The summary for this entry was completed with participation from the AFI Academic Network. Summary was written by participant Dane Heiss, a student at Oregon State University, with Jon Lewis as academic advisor.
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SOURCE CITATIONS
SOURCE
DATE
PAGE
Box Office
30 Jun 1980
pp. 1-2.
Daily Variety
1 Oct 1979.
---
Daily Variety
12 Nov 1979.
---
Daily Variety
22 May 1980
p. 1, 11.
Hollywood Reporter
13 Aug 1979
p. 1, 10.
Hollywood Reporter
12 Jun 1980
p. 3, 7.
Los Angeles Times
8 Jun 1980
p. 39.
Los Angeles Times
12 Jun 1980
p. 4.
New York Times
11 Jun 1980
p. 24.
Variety
11 Jun 1980
p. 20.
CAST
PRODUCTION CREDITS
NAME
PARENT COMPANY
PRODUCTION TEXT
Produced in association with
NAME
CREDITED AS
CREDIT
DIRECTORS
Unit prod mgr
Asst dir
2d asst dir
2d asst dir
2d asst dir
PRODUCERS
Exec prod
Assoc prod
WRITER
PHOTOGRAPHY
Dir of photog
Cam op
Cam asst
Cam asst
Key grip
2d grip
Gaffer
Best boy
Still photog
ART DIRECTORS
Art dir
Asst art dir
FILM EDITORS
SET DECORATORS
Set dec
Const coord
Prop master
COSTUMES
MUSIC
Mus supv
Mus cond
Mus mixer
Mus ed
SOUND
Re-rec mixer
Sd eff ed
Sd eff ed
VISUAL EFFECTS
Spec eff
Titles and opticals by
MAKEUP
Make-up artist
PRODUCTION MISC
Transportation coord
Transportation capt
Scr supv
First aid
Prod secy
Auditor
Time keeper
Secy to the prod
New York sequences coord by
Riding sequences staged by
Roping sequences staged by
SOURCES
SONGS
"Misery and Gin," written by J. Durrill and S. Garrett, sung by Merle Haggard
"Cowboys and Clowns," written by S. Dorff, G. Harju, L. Herbstritt and S. Garrett, sung by Ronnie Milsap
"Bronco Billy," written by Milton Brown, Stephen Hartley Dorff and Snuff Garrett, sung by Ronnie Milsap
+
SONGS
"Misery and Gin," written by J. Durrill and S. Garrett, sung by Merle Haggard
"Cowboys and Clowns," written by S. Dorff, G. Harju, L. Herbstritt and S. Garrett, sung by Ronnie Milsap
"Bronco Billy," written by Milton Brown, Stephen Hartley Dorff and Snuff Garrett, sung by Ronnie Milsap
"Barroom Buddies," written by M. Brown, C. Crofford, S. Dorff and S.Garrett, sung by Merle Haggard and Clint Eastwood
"Bayou Lullaby," written by C. Crofford and S. Garrett, sung by Penny De Haven.
+
DETAILS
Release Date:
11 June 1980
Premiere Information:
Los Angeles opening: 11 June 1980
New York opening: week of 11 June 1980
Production Date:
1 October--mid November 1979 in Boise, ID
and two days in December 1979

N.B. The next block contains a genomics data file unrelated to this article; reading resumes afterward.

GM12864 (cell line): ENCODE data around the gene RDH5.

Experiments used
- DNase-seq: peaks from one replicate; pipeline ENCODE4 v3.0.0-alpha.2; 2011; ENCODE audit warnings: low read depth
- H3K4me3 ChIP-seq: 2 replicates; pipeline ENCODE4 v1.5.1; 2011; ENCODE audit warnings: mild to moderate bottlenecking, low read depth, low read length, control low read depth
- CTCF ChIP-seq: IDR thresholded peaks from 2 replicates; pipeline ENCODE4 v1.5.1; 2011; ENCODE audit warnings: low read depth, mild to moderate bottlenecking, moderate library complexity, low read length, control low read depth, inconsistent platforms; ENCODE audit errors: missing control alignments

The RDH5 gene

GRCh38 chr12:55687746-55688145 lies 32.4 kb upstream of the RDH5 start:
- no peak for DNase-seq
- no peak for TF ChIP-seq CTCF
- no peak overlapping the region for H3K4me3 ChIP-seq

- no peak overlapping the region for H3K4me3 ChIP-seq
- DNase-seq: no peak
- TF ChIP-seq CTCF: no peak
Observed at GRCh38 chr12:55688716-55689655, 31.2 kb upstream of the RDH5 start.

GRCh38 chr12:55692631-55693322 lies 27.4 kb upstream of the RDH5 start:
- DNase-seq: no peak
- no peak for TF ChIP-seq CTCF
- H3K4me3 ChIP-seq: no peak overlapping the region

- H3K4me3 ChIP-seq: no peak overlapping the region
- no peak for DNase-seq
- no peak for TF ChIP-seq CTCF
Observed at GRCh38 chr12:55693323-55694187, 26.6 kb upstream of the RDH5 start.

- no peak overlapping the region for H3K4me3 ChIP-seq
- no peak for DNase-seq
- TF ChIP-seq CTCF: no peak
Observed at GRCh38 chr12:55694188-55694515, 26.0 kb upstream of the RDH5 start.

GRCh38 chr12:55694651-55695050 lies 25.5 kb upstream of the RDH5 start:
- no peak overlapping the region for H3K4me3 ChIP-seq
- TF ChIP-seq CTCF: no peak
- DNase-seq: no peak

Copyright Claimant:
Warner Brothers, Inc.
Copyright Date:
28 August 1980
Copyright Number:
PA78195
Physical Properties:
Sound
Color
Color by Deluxe®
Lenses/Prints
Lenses and Panaflex® Cameras by Panavision®
Duration(in mins):
117
MPAA Rating:
PG
Country:
United States
Language:
English
PCA No:
26007
Passed by NBR:
No
SYNOPSIS

At Bronco Billy’s Wild West show, ringmaster Doc Lynch introduces Chief Big Eagle, who is bitten by one of his rattlesnakes, and young Leonard James, who performs a lackluster lasso dance for a tepid audience. Backstage, Bronco Billy McCoy, the fastest gun in the West, bolsters the courage of his new assistant, Mitzi Fritts, with whiskey and enters the ring on horseback, pleasing the crowd with acrobatics. After Mitzi throws plates for Billy’s first shooting demonstration, Leonard and cowboy Lefty LeBow restrain her on a wheel. As she spins, Billy blindfolds himself and fires at balloons between Mitzi’s arms and legs. When Billy accidentally grazes her with a dagger, Mitzi quits. On the way to the next town, Doc warns Billy that although the troupe loves him, they are discontented by his failure to pay and are threatening to quit. Outraged, Billy stops the caravan and berates the outfit for prioritizing money over loyalty. When Billy’s troupe agrees that the show has improved their lives, Billy reminds them that he is saving their earnings to buy a ranch, where they can live together and entertain disadvantaged kids from the city. Revitalized, the troupe arrives at their next stop, and as Billy buys permits at the town courthouse, he encounters Antoinette Lily. The glamorous blonde explains to her male companion, John Arlington, that they must get their marriage license before her thirtieth birthday or she will be denied her multi-million dollar inheritance and insists their union is based on convenience, not love. Later, the newlyweds are displeased to learn that their limousine, which has broken down in a gas station ... +